Kinnaur - the Kinners - as halfway between men
and gods. The religion is an interesting mix of Hinduism and Buddhism
and practically every village has its own special deity.
all of Kinnaur's travel destinations lie along the valleys. Along
the highway from Shimla with a suggested overnight
stop at Rampur or Sarahan the first of Kinnaur's attractions is
Nichar that lies on a side road 16 kilometers off the highway
from Sholdang Khad. Here is a thick forest, a variety of wildlife
and some interesting architecture.
It is the
valley of the Baspa river also called the
Sangla valley after the main village - that is perhaps
the most beautiful. From the turn off at Karcham to the lofty
Chung Sakhago Pass, it is about 95 kiiometers long. And in season,
this is an excell ent area for trout fishing.
village has a couple of hotel and rest houses. Deeper
in the valley, near Batseri and at Chitkul, there is excellent
tented accommodation through summer and autunm.
or so above Sangla village stands the tower like fort of Kamru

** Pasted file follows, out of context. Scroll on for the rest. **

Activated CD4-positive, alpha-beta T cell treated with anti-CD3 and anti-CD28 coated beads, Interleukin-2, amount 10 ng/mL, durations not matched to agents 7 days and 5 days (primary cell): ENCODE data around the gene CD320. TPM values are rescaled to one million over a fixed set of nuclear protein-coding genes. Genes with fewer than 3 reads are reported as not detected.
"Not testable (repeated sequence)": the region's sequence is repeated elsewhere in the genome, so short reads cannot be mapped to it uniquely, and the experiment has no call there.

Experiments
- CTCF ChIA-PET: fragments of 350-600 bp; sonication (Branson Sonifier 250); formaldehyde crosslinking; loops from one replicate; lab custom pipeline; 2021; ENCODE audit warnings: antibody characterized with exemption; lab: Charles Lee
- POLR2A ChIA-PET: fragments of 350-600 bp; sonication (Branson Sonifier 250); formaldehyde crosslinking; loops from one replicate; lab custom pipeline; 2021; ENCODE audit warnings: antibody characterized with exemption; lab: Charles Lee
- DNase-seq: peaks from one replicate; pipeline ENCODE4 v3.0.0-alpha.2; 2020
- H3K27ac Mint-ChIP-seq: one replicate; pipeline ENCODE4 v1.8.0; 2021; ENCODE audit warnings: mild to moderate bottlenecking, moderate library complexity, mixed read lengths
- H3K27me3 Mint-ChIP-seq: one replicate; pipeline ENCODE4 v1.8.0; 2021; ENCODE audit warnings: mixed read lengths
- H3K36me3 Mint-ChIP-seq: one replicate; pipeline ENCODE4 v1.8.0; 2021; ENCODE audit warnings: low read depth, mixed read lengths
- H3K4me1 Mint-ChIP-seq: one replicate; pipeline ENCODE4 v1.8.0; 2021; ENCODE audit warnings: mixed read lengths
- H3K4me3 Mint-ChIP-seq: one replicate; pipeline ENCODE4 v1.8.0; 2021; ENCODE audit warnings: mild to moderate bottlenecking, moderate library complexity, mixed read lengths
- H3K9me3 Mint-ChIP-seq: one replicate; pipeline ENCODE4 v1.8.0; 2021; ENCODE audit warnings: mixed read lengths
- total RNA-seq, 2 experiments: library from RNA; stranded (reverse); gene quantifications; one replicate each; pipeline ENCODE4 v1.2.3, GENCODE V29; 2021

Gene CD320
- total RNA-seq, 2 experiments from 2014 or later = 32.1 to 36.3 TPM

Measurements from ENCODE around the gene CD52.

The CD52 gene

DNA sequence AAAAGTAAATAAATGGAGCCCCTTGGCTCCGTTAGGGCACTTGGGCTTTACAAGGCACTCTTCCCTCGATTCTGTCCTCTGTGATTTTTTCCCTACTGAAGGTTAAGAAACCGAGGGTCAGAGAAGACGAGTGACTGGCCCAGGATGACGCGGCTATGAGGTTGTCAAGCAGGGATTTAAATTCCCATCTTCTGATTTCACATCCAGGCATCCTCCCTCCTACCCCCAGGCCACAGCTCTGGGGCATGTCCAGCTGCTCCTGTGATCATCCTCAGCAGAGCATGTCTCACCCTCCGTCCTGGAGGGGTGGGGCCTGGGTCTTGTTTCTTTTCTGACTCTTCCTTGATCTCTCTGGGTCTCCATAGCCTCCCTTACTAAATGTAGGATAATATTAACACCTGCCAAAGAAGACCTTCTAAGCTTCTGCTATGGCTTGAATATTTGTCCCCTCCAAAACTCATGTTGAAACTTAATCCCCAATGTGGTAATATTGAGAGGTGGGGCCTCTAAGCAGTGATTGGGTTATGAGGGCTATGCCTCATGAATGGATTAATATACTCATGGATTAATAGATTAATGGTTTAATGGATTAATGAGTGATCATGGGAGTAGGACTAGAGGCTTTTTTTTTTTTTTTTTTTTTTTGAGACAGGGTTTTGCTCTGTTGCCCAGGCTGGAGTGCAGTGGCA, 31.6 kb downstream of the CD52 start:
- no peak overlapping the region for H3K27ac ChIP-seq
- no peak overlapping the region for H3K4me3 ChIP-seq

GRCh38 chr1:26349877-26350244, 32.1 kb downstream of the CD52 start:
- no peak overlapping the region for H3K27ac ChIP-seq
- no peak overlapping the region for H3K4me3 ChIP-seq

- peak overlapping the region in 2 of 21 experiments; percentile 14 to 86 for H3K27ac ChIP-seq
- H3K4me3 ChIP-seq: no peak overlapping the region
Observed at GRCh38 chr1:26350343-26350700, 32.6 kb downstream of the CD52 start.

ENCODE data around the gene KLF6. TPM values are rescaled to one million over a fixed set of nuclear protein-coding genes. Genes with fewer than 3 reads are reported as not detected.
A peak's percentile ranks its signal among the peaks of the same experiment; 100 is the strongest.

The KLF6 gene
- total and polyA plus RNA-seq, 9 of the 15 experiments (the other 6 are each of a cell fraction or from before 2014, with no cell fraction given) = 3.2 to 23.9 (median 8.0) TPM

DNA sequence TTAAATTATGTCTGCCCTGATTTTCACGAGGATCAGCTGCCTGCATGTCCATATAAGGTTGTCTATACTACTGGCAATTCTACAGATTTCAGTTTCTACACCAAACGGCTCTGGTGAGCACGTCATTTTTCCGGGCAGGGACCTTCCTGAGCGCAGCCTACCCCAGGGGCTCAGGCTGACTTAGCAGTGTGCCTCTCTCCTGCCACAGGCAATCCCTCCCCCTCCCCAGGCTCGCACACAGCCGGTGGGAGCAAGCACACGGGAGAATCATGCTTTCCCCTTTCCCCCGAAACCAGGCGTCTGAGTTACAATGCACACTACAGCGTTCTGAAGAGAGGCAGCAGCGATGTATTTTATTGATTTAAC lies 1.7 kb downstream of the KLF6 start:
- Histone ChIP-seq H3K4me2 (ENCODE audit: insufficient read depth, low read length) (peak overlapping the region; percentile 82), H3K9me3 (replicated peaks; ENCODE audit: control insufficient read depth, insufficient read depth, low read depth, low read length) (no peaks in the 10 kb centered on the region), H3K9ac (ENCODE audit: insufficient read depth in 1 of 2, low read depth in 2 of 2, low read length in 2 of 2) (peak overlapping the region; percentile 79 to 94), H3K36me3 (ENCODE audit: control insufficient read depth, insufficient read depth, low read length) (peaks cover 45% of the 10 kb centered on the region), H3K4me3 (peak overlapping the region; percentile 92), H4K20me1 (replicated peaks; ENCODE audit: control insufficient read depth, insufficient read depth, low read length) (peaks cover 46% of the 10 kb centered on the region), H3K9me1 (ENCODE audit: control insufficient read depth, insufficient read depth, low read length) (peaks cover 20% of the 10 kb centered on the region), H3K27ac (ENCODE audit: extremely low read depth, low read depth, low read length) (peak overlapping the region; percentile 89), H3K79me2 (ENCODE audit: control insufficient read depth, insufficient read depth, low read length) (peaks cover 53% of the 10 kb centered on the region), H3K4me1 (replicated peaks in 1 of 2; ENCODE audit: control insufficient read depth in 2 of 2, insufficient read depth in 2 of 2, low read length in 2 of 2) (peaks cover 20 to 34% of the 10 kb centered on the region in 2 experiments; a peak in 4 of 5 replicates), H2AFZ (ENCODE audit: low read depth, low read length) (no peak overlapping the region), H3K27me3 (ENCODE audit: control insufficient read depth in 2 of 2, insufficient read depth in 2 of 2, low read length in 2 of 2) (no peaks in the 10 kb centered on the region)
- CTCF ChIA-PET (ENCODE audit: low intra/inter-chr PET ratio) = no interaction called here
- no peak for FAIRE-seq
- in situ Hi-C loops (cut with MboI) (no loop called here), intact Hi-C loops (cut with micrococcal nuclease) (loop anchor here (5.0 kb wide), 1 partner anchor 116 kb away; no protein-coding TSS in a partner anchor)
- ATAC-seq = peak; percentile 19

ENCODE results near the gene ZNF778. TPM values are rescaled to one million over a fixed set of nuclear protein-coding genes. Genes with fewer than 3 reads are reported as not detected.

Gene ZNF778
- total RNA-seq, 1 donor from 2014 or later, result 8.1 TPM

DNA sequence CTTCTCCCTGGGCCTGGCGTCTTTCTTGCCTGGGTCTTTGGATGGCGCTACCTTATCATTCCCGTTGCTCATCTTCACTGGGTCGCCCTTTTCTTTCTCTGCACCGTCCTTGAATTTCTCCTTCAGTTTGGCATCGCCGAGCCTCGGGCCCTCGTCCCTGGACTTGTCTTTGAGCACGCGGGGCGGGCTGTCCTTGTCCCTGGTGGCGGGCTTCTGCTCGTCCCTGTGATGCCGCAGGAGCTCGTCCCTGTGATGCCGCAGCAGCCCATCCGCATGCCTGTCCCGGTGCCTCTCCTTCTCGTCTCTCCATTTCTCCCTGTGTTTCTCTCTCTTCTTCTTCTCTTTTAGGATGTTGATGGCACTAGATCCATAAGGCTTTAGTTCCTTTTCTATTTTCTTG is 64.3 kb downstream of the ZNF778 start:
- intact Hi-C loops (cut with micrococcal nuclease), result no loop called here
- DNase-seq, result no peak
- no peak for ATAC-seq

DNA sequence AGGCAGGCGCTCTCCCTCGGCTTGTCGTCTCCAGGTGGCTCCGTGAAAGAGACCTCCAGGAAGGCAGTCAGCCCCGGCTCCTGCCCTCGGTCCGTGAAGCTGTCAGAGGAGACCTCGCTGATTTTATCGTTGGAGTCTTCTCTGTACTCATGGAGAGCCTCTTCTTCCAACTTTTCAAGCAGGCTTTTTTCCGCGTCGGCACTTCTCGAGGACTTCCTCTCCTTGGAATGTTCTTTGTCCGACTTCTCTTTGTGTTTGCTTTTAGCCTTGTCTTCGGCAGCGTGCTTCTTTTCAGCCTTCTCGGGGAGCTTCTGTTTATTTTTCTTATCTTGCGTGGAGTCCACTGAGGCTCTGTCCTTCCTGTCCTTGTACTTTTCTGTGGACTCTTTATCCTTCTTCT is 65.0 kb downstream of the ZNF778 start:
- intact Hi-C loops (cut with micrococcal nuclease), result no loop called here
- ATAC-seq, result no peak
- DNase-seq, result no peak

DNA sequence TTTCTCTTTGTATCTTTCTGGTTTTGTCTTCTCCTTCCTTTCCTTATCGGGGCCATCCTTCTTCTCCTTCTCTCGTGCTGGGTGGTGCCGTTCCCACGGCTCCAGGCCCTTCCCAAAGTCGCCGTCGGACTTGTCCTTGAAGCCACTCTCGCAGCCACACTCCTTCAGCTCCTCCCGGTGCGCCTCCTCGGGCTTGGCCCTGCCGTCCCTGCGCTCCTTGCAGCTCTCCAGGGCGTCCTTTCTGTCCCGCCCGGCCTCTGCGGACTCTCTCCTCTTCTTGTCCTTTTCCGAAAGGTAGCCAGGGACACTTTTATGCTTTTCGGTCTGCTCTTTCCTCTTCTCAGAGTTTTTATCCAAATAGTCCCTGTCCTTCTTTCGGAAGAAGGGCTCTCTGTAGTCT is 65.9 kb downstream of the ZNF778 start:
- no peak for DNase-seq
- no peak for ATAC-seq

- silent sentinei that through long centuries has stood guard
over all this beauty. Till they moved to Sarahan
and later, Rampur, this was the original seat of the rulers of
Bushair. The main gate of Kamru village has an image of the Buddha
whose blessings are sought before entering the village.
With all the
majesty of the Kinner Kailash in direct vision,
Recong Peo is Kinnaur's new district headquarters.
It has a,couple of hotels with limited facilities. A few hundred
meters higher and 12 kilometers by road is Kalpa,
the old headquarters. The rest houses are here as is a seasonal
camp. And, for the local flavour, this is a far better place.
The villages of Kothi and Chini form a contiguous boundary with
are fascinating and the Narayan-Nagini temple is an exemplary
piece of Kinnauri workmanship. At hand is a monastery
built a few years back where His Holiness the Dalai Lama conducted
a kalchakra ceremony.
and Recong Peo can form another stopover, or
the base for the region's several treks including the Kinner
Kailash parikrama which takes about a week. If driving,
it is also wise to fill your tank here, or at Powari on the national
highway. There i s no petrol pump after this till Kaza.
Ribba and Nako are not on the main road, but even the car-glued
traveller should make a diversion. These are two of Kinnaur's
most captivating villages. Surrounded by orchards and vineyards,
Ribba also has the distinction of brewing the best local liquo
rs - ghantt, angurior chuli. With a lake in its middle, Nako's
houses seem half buried in the ground and the lake waters often